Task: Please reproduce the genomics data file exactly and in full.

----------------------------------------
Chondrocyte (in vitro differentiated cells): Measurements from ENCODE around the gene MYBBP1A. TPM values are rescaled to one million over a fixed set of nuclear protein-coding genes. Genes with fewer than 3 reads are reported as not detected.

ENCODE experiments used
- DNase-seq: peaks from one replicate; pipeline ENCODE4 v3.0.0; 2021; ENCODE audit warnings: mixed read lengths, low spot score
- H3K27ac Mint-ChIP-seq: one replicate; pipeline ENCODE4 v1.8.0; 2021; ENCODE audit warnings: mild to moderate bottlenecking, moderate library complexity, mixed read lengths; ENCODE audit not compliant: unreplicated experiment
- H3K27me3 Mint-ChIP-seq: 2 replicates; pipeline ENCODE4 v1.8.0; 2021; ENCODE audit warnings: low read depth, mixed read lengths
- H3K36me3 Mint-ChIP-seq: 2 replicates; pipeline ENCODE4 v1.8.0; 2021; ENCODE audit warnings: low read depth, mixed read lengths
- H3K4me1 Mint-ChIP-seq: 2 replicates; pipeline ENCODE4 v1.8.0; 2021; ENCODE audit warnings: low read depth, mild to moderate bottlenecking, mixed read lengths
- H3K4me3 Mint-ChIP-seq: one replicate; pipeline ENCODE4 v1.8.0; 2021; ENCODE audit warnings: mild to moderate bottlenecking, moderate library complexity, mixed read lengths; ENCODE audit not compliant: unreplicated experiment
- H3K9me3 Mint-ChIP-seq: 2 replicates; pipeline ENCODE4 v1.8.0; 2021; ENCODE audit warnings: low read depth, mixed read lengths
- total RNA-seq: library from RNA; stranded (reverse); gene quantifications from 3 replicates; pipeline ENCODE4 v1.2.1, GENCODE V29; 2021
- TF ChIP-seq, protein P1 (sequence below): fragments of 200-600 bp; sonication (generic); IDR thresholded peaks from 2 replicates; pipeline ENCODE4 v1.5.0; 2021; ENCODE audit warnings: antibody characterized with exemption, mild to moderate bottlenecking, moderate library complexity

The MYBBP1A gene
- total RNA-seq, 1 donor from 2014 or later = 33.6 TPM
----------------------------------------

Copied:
Chondrocyte (in vitro differentiated cells): Measurements from ENCODE around the gene MYBBP1A. TPM values are rescaled to one million over a fixed set of nuclear protein-coding genes. Genes with fewer than 3 reads are reported as not detected.

ENCODE experiments used
- DNase-seq: peaks from one replicate; pipeline ENCODE4 v3.0.0; 2021; ENCODE audit warnings: mixed read lengths, low spot score
- H3K27ac Mint-ChIP-seq: one replicate; pipeline ENCODE4 v1.8.0; 2021; ENCODE audit warnings: mild to moderate bottlenecking, moderate library complexity, mixed read lengths; ENCODE audit not compliant: unreplicated experiment
- H3K27me3 Mint-ChIP-seq: 2 replicates; pipeline ENCODE4 v1.8.0; 2021; ENCODE audit warnings: low read depth, mixed read lengths
- H3K36me3 Mint-ChIP-seq: 2 replicates; pipeline ENCODE4 v1.8.0; 2021; ENCODE audit warnings: low read depth, mixed read lengths
- H3K4me1 Mint-ChIP-seq: 2 replicates; pipeline ENCODE4 v1.8.0; 2021; ENCODE audit warnings: low read depth, mild to moderate bottlenecking, mixed read lengths
- H3K4me3 Mint-ChIP-seq: one replicate; pipeline ENCODE4 v1.8.0; 2021; ENCODE audit warnings: mild to moderate bottlenecking, moderate library complexity, mixed read lengths; ENCODE audit not compliant: unreplicated experiment
- H3K9me3 Mint-ChIP-seq: 2 replicates; pipeline ENCODE4 v1.8.0; 2021; ENCODE audit warnings: low read depth, mixed read lengths
- total RNA-seq: library from RNA; stranded (reverse); gene quantifications from 3 replicates; pipeline ENCODE4 v1.2.1, GENCODE V29; 2021
- TF ChIP-seq, protein P1 (sequence below): fragments of 200-600 bp; sonication (generic); IDR thresholded peaks from 2 replicates; pipeline ENCODE4 v1.5.0; 2021; ENCODE audit warnings: antibody characterized with exemption, mild to moderate bottlenecking, moderate library complexity

The MYBBP1A gene
- total RNA-seq, 1 donor from 2014 or later = 33.6 TPM